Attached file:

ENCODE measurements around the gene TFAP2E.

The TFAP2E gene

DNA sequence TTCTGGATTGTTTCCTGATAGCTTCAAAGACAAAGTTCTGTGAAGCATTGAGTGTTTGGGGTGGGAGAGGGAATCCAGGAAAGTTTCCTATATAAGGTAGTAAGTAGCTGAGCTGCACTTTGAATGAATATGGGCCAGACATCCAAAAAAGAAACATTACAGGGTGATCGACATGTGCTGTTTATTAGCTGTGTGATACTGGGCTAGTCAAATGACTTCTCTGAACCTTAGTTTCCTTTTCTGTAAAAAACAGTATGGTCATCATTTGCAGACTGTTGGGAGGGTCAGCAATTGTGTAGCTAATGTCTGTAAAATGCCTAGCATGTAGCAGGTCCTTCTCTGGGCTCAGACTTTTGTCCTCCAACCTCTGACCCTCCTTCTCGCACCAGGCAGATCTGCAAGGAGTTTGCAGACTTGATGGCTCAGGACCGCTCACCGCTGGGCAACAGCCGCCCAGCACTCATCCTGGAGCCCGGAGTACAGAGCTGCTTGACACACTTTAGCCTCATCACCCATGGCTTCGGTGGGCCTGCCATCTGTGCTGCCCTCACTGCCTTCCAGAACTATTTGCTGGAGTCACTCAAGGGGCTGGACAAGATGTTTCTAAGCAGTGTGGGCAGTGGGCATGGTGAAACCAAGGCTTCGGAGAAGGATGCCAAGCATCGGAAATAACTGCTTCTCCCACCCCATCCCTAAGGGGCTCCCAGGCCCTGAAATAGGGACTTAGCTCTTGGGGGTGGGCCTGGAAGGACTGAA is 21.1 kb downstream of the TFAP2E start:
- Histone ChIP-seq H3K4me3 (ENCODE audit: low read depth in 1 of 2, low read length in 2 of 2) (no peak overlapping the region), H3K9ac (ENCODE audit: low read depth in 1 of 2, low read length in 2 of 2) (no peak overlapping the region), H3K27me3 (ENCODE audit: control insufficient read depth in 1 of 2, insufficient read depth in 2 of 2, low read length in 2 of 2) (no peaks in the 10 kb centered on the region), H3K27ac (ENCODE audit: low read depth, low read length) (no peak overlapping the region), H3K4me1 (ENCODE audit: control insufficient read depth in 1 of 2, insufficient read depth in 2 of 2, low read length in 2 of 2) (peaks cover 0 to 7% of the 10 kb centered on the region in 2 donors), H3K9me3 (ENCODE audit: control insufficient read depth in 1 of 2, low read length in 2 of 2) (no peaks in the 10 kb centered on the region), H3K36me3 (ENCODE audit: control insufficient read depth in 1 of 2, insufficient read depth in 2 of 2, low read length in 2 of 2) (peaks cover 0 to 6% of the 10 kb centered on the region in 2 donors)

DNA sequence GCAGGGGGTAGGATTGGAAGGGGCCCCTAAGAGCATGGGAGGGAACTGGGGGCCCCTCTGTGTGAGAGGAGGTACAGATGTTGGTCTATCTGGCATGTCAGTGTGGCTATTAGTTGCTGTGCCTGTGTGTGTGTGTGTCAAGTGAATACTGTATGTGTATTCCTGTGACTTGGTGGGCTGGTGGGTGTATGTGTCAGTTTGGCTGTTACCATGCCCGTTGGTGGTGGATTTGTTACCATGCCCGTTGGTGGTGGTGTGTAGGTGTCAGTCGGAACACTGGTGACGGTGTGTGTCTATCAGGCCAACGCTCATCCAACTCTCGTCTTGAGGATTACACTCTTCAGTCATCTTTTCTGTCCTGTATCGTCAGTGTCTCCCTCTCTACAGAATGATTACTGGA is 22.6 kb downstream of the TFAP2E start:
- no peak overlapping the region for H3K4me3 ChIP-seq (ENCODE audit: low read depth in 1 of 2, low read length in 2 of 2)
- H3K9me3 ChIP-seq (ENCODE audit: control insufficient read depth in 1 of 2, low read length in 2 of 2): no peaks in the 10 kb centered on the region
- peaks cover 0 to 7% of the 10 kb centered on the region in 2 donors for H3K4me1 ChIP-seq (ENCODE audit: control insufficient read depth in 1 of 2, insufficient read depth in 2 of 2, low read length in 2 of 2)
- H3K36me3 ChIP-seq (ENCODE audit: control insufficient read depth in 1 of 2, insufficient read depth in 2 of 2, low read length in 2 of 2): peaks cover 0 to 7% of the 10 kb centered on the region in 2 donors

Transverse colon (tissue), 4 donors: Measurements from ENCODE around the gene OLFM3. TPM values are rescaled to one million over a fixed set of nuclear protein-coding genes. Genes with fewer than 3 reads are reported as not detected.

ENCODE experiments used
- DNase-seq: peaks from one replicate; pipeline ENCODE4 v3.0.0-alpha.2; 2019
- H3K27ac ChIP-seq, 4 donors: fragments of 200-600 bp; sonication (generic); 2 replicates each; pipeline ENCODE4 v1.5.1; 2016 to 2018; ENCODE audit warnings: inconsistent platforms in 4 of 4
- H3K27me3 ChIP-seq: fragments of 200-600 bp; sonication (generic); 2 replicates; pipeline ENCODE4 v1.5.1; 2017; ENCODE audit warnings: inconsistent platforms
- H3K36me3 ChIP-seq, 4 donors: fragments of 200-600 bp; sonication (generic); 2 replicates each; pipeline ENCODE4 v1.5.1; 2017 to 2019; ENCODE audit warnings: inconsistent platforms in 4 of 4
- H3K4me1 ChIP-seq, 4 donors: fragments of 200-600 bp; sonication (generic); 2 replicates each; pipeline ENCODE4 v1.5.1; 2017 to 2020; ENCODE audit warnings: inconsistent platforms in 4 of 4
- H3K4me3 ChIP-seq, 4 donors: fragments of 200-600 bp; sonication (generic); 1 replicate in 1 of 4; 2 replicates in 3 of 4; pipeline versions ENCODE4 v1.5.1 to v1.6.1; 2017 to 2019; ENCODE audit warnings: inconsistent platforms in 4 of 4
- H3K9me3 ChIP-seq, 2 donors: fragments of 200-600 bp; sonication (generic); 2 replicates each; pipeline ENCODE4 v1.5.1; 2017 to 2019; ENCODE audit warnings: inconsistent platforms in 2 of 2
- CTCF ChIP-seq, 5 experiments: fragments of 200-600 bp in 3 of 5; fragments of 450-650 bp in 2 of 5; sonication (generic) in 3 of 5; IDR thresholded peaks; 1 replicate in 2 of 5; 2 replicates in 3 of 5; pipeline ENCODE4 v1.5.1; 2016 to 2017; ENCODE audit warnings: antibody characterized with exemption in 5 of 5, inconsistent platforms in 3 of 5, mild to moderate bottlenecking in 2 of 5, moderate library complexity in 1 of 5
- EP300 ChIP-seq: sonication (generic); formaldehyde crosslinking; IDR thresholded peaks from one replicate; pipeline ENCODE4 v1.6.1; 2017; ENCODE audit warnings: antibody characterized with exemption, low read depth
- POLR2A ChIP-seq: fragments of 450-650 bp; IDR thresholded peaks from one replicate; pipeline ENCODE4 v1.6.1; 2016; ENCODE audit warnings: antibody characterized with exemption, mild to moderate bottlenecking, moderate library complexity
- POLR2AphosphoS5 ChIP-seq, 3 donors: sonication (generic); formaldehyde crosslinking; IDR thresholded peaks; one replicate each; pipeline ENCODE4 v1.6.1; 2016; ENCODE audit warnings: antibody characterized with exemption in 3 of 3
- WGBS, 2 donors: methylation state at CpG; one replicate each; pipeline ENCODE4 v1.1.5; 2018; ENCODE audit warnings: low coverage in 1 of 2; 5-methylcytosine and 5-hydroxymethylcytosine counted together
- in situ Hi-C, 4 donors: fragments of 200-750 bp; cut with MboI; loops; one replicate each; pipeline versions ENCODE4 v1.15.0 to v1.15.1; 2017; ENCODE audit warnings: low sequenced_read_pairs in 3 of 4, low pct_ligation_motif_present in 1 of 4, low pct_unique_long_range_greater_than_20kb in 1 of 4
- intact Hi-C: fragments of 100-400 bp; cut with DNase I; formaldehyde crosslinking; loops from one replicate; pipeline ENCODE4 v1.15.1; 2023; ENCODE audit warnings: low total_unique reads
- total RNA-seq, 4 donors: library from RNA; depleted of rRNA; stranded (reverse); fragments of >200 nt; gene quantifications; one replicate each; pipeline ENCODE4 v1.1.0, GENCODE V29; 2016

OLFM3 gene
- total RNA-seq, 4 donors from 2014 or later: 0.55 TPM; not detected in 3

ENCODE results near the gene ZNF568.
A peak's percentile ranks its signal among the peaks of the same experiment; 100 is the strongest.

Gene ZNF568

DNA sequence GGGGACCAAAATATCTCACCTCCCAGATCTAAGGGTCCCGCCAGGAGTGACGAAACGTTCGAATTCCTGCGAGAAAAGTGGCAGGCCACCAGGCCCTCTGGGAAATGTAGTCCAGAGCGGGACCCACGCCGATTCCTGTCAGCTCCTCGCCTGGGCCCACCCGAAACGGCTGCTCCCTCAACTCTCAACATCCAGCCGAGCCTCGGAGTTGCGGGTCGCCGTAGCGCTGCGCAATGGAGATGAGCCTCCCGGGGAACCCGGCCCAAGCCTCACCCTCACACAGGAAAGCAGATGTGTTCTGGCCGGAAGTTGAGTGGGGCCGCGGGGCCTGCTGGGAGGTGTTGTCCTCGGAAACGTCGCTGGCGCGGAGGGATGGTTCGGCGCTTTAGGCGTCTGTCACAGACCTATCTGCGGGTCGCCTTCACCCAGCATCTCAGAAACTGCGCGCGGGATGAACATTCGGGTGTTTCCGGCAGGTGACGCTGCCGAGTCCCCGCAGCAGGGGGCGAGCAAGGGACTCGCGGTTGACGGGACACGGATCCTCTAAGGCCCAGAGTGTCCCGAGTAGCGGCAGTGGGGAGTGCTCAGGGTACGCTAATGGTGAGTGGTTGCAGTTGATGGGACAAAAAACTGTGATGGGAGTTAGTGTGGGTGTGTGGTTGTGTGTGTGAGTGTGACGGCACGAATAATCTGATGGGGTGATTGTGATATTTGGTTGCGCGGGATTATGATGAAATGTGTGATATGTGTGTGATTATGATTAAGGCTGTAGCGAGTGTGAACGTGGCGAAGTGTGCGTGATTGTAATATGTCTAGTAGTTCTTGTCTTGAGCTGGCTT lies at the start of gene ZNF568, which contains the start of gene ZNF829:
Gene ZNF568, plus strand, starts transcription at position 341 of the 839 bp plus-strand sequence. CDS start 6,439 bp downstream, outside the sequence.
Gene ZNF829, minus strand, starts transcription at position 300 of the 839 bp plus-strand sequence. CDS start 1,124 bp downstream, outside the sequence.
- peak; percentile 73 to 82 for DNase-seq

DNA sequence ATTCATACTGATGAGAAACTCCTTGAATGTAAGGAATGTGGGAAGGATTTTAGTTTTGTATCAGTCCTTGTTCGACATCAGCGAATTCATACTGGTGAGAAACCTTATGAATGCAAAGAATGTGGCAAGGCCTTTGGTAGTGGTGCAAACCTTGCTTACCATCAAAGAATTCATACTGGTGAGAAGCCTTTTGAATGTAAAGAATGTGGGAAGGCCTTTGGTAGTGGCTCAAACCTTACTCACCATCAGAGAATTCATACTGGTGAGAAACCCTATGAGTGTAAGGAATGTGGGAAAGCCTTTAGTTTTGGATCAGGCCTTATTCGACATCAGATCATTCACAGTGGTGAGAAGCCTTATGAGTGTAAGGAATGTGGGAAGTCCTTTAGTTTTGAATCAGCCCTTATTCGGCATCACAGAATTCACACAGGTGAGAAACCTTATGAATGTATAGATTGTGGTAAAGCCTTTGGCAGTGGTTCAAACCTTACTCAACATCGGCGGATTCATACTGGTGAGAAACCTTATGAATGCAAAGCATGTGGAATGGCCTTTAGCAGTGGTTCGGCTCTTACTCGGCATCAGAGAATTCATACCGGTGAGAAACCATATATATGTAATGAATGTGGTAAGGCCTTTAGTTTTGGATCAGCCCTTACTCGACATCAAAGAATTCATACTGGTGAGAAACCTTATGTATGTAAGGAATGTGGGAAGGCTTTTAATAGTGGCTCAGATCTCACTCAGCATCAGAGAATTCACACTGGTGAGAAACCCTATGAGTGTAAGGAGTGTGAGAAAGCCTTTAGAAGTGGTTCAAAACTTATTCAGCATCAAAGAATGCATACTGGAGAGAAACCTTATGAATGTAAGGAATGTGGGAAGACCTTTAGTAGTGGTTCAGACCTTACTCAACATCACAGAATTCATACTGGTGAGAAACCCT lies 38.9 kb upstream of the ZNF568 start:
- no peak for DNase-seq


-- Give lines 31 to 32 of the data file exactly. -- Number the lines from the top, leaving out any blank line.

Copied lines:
Gene ZNF568

DNA sequence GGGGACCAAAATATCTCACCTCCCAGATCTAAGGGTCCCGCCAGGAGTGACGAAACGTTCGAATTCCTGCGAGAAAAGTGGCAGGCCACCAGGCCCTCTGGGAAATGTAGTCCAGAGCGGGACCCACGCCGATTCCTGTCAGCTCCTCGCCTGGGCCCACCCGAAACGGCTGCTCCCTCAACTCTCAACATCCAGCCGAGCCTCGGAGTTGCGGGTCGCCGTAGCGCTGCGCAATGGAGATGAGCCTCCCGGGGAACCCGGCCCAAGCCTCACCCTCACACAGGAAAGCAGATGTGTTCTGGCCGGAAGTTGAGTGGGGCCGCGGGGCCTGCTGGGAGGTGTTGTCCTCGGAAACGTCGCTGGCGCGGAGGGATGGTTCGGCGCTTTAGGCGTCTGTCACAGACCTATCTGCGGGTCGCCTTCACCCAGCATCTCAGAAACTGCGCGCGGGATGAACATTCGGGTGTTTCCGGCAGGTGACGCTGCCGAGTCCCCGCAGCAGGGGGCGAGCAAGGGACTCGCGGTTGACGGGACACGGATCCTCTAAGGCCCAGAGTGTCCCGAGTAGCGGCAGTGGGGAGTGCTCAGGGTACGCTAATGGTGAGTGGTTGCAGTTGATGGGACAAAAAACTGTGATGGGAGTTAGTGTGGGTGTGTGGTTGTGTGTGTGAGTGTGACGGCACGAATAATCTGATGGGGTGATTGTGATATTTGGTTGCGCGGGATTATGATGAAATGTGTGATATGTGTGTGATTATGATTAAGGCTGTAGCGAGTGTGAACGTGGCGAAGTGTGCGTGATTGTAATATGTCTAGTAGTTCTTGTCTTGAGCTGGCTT lies at the start of gene ZNF568, which contains the start of gene ZNF829: